When Brendan Met Trudy Movie Review
A cheeky romantic comedy that ardent film buffs will adore, "When Brendan Met Trudy" is an homage-filled confection about polar opposite oddballs in love.
Brendan (Peter McDonald) is a totally square, socially stunted, young Irish schoolteacher who lives vicariously through his movie fanaticism (thus the copycat title). When by chance he meets a charismatic girl who is inexplicably interested in him, the only way he can think to flirt is by quoting obscure French art films -- and expecting her to get the reference.
Trudy (Flora Montgomery), on the other hand, is a hip young thing with gregarious character in spades, but much to Brendan's chagrin, no knowledge of film. On one of the rare occasions when Brendan leaves his flat (to go to church choir practice), they meet in a pub and argue all the way to her bed.
The movie begins with Brendan lying in a Dublin gutter in a rainstorm some months later, after having apparently blown it with Trudy big time. In voice-over, he quotes the opening of "Sunset Boulevard" -- "The poor dope! He always wanted a pool...Let's go back about six months and find the day when it all started." Not being a terribly original bloke, Brendan thinks this is a clever way to launch into his story of falling in love, learning to lighten up and discovering his girlfriend is a cat burglar.
"It's a living," Trudy explains as he gasps disapprovingly. But since by this time she's sat through dozens of art films for him, high-strung Brendan reluctantly agrees to give larceny the old college try when she wants him to tag along. Break-ins, arrests and condescending flack from his stuffed-shirt family follow.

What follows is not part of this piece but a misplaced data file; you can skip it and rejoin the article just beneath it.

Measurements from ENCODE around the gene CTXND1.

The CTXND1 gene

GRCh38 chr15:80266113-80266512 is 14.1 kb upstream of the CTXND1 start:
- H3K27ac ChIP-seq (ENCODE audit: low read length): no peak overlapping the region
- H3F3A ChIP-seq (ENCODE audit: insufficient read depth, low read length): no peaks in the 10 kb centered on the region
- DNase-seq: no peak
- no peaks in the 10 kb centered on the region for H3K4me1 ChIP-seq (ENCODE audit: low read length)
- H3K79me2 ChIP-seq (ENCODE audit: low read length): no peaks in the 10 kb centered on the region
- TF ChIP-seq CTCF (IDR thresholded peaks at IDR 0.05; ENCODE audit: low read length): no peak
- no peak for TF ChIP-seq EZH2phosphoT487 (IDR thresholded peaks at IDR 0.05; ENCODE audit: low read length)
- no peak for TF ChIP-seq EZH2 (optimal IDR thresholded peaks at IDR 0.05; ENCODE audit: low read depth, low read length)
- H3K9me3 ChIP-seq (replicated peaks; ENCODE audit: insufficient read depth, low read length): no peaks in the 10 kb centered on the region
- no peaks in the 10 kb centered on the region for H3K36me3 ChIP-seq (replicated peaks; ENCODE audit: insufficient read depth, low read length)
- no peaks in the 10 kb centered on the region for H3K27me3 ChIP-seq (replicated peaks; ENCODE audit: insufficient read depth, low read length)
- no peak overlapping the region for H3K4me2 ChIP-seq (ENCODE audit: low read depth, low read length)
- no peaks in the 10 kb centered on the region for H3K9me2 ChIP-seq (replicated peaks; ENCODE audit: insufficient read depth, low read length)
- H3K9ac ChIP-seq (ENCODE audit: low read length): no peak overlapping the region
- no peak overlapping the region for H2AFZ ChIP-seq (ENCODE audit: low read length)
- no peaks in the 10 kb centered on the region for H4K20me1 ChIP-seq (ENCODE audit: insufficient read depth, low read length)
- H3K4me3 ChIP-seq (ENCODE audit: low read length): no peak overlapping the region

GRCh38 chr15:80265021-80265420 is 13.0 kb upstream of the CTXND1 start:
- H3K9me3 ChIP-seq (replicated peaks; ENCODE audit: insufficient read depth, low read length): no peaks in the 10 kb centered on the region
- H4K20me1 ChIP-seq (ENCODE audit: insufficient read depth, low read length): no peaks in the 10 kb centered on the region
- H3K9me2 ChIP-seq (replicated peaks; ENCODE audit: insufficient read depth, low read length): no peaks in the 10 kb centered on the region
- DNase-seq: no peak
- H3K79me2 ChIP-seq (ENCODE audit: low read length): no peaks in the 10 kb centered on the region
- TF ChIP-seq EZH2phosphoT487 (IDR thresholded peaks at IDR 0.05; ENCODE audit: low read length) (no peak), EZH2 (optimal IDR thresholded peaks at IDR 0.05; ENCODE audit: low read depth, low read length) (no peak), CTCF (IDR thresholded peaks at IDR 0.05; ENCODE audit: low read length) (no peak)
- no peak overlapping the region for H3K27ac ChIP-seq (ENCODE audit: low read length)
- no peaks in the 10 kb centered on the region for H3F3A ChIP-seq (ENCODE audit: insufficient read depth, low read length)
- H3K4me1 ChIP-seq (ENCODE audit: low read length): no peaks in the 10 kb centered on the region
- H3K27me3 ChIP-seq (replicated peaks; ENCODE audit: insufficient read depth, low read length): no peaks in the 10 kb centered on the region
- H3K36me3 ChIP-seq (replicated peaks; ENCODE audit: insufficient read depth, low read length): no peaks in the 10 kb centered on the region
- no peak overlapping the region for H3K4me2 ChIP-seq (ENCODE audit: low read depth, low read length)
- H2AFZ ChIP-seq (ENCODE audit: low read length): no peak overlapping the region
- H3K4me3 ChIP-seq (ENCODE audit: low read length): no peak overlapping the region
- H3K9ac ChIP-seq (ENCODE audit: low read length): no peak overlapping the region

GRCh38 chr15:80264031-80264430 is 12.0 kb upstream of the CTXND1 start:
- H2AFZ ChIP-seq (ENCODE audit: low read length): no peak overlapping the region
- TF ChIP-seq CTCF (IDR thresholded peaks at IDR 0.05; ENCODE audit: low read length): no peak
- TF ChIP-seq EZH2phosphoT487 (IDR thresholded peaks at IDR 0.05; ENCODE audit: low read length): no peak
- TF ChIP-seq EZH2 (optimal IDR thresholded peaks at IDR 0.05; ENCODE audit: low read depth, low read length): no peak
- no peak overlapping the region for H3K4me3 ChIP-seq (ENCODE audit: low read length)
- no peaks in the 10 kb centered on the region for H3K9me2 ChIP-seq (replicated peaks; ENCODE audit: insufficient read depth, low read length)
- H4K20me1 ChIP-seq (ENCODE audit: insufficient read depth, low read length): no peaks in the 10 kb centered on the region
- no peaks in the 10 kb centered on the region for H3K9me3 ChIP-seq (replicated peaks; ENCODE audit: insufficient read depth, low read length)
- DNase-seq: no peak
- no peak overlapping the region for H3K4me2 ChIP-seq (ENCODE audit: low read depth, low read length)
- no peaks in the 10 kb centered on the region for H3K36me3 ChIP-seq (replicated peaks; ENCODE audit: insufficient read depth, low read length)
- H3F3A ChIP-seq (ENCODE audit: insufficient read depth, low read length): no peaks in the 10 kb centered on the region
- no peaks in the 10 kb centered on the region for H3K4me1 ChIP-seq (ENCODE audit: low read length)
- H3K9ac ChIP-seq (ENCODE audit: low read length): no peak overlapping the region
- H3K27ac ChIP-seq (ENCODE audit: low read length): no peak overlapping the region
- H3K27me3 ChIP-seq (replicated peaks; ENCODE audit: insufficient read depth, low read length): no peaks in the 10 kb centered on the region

Written by Roddy Doyle ("The Commitments," "The Snapper," "The Van") and directed by film rookie Kieron J. Walsh, "When Brendan Met Trudy" is full of winking cinematic tributes to everything from "The African Queen" to Godard's "Breathless" to Polish director to Dariusz Tomaszewski. But a film degree is not required to thoroughly enjoy the picture. The winningly idiosyncratic chemistry between McDonald and Montgomery is what carries the story.
McDonald's credibility as a pasty dork -- but a strangely magnetic dork -- saturates him to the point that in one scene he even runs after an angry Trudy with his hands stiffly at his sides, as if he had a broom handle shoved...well, you know where. The untraditionally pretty Montgomery's performance as a spunky, funky free spirit is wildly appealing without being so strong she overshadows the timidly neurotic Brendan.
Together their dynamic is similar to Matthew Broderick and Meg Ryan in "Addicted to Love," but this picture has more intelligent comedy and twice as much charm.
Once in a while, "When Brendan Met Trudy" gets a little too adorably quirky for its own good. But only because Doyle and Walsh frontload the film with comical asides, like the deliberately absurd news reports that keep popping up on Trudy's stolen television(s) about gay Orangemen marches and nuns going postal with machine guns.
Sometimes they just misfire, and such faux pas are at worst a minor annoyance and hardly diminish the movie at all.